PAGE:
The one thing we do learn from the book about that ilk is how they came to love their University of Chicago teachers so much. Ravelstein/Bloom is presented in a fiercely loving light, irascible, buoyant, charismatic to the end, and Chick/Bellow, his dutiful biographer, is at his most tender. But then again, the problem was never Bellow or Bloom themselves anyway, great writers and devoted teachers both. The problem was their students, who have so gladly adopted the teachers’ poses—the Turnbull and Asser shirts, the Maria Callas recordings—as well as their prejudices, but so rarely their passionate practice of self-analysis.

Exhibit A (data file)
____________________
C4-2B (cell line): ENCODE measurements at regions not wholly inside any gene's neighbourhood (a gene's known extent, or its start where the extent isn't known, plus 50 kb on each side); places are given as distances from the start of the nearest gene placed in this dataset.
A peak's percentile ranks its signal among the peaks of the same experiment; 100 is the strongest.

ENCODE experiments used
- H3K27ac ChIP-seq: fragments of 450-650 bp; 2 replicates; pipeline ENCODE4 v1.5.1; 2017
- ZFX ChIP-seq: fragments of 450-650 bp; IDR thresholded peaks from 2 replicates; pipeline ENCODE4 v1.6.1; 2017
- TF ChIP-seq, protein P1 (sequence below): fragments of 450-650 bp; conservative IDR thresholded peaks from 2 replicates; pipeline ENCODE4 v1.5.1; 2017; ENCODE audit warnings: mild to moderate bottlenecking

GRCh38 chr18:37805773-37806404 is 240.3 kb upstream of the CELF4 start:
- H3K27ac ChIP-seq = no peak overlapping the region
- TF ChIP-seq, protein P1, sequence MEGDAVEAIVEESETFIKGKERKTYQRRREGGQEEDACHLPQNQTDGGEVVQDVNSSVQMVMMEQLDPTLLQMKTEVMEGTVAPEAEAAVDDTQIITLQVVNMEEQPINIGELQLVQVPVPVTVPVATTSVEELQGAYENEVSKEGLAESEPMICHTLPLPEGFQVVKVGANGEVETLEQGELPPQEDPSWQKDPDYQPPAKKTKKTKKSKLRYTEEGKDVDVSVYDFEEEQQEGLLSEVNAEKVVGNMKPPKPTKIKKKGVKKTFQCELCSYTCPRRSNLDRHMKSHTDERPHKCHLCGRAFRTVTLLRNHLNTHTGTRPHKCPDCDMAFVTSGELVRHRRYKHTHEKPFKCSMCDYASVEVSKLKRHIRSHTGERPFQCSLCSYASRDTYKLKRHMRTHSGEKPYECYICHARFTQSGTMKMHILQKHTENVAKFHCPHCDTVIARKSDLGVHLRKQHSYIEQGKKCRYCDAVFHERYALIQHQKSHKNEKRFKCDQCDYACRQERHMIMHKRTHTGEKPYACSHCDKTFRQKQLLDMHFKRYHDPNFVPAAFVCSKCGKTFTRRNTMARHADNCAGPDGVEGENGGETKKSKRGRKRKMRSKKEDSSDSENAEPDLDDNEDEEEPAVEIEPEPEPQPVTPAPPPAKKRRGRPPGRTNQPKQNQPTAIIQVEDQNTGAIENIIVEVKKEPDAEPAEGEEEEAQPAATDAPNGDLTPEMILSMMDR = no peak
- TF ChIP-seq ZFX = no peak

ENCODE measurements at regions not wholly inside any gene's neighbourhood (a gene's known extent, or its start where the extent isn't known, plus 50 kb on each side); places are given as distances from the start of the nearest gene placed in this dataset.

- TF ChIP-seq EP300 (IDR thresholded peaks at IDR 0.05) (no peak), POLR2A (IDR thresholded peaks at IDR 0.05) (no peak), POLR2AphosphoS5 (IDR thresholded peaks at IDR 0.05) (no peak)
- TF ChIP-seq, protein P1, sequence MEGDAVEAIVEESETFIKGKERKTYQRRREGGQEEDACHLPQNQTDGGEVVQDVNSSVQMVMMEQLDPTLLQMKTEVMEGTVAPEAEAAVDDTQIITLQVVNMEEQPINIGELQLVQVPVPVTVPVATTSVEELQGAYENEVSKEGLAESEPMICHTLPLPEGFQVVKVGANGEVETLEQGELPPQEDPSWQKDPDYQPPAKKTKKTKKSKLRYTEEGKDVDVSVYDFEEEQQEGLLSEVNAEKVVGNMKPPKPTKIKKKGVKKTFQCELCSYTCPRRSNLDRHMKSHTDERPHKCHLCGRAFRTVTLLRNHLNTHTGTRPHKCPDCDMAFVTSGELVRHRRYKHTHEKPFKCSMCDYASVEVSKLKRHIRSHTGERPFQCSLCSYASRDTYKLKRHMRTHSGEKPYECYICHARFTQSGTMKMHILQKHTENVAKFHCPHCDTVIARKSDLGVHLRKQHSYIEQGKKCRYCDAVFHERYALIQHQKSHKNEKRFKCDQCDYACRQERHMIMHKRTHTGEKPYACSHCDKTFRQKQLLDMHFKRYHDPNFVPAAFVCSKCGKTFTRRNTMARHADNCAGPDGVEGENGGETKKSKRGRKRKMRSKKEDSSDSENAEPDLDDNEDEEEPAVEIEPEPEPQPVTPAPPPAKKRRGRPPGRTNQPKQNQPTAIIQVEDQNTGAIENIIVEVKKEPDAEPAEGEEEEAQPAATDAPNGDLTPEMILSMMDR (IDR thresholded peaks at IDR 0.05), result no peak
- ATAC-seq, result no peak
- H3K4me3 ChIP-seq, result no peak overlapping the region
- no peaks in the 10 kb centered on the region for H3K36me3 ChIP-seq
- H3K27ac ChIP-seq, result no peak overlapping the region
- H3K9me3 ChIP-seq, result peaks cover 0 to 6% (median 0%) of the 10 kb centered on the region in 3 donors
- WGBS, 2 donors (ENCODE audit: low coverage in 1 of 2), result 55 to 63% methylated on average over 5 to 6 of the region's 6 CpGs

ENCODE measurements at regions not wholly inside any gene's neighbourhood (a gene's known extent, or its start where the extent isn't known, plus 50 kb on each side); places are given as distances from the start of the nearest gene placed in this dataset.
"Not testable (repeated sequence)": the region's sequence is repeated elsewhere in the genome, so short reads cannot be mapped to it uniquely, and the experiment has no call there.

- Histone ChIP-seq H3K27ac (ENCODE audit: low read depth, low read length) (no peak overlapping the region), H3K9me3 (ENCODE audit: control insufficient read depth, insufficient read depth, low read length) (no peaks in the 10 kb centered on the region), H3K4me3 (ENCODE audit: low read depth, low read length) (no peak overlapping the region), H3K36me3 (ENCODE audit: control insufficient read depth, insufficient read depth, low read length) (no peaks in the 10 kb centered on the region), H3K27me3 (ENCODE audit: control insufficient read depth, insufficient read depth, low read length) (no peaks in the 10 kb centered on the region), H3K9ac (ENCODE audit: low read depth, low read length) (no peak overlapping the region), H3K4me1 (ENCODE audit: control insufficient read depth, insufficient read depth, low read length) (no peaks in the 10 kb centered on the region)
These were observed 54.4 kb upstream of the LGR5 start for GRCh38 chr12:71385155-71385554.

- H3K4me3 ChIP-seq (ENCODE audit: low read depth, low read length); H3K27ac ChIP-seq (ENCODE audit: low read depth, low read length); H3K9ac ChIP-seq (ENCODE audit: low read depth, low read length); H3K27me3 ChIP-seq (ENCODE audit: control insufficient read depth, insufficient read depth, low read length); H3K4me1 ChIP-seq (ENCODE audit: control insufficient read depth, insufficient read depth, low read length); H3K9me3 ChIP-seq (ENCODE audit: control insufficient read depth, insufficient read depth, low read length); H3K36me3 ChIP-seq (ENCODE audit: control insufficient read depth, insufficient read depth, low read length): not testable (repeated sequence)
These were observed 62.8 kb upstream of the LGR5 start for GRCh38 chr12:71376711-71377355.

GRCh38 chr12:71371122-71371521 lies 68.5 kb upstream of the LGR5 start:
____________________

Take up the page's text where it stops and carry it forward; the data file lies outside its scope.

Jon Raymond is the author of the novels Rain Dragon and The Half-Life, as well as the short story collection Livability, winner of the 2009 Ken Kesey Award for Fiction. He is the writer of several films, including Wendy and Lucy and Meek’s Cutoff, and cowriter of the Emmy-nominated screenplay for the HBO miniseries Mildred Pierce. A 2009 Oregon Book Award winner, Jon lives in Portland with his family.

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  1. John Updike says:

    Signs and signage – road signs, movie marquees, newspaper headlines real and imaginary, municipal signs, electronic message boards, storefronts, etc. – function as important indicators of the shifts, changes, and developments in Angstrom’s consciousness as he grows older throughout the decades chronicled in Updike’s ‘Rabbit’ series. Perhaps I should say Angstrom’s awareness of the signs, or, to be a bit more accurate, Updike’s descriptions of Angstrom’s awareness of the signs, rather than the signs themselves.